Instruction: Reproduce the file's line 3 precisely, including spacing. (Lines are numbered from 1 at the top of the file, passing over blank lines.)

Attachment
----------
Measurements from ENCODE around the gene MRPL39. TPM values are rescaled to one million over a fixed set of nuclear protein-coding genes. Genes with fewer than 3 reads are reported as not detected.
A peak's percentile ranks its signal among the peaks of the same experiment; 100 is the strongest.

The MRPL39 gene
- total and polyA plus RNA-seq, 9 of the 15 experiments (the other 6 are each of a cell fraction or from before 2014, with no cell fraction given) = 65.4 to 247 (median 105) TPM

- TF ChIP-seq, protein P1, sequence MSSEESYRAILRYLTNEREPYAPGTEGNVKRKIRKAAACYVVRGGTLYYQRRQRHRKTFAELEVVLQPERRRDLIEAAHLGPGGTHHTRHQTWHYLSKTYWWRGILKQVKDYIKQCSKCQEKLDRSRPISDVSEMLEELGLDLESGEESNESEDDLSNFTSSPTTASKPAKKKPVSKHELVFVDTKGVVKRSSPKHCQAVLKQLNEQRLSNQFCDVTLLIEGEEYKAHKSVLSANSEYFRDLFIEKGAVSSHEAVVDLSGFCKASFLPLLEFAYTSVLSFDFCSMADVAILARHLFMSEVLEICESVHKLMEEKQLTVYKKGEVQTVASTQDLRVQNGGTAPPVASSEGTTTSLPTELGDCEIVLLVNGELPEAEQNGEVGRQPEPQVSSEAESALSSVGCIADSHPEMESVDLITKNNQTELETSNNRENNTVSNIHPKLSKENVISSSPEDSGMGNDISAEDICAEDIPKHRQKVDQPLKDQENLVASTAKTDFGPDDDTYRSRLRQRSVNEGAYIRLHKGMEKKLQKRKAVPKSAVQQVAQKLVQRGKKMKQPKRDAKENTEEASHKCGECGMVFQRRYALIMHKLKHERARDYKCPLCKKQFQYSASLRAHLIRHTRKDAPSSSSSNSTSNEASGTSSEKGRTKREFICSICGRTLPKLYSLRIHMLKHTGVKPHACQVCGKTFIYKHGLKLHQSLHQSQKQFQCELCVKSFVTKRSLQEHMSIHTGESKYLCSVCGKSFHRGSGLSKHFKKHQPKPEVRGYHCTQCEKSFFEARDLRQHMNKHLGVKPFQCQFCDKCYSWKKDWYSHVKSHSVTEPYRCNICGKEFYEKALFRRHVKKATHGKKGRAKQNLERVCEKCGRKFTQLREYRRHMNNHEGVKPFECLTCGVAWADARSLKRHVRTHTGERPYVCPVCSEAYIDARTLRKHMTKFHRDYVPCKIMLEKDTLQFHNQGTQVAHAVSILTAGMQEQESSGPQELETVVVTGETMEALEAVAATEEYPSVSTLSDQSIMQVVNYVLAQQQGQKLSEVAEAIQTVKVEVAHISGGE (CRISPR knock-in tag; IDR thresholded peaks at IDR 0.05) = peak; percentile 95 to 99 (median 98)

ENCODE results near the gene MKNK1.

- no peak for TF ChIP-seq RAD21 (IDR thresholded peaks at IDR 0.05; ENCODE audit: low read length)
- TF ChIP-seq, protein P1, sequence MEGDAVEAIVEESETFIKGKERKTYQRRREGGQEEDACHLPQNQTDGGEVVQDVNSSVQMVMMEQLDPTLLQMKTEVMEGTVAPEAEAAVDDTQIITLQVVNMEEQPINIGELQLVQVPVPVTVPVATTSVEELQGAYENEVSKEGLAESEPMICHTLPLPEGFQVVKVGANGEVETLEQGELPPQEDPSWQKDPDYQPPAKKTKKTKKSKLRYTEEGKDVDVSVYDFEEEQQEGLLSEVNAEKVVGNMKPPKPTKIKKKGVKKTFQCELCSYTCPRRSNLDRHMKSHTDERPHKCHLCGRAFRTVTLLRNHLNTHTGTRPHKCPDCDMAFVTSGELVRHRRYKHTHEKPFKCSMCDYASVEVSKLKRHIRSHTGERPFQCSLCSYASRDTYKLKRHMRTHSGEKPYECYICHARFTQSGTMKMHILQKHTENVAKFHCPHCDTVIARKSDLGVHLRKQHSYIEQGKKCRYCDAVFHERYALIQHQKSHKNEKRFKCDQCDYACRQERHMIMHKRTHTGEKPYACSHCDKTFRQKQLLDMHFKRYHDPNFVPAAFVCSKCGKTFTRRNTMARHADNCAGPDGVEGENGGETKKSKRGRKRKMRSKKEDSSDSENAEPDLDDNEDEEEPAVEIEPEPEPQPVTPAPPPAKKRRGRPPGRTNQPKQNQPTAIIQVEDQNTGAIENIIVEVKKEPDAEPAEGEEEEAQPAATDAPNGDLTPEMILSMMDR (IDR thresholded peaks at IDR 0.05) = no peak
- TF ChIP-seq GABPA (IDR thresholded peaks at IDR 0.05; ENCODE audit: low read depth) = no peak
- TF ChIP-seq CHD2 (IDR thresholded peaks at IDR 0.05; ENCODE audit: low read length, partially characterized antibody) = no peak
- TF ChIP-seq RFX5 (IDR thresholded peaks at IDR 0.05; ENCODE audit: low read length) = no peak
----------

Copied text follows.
The MRPL39 gene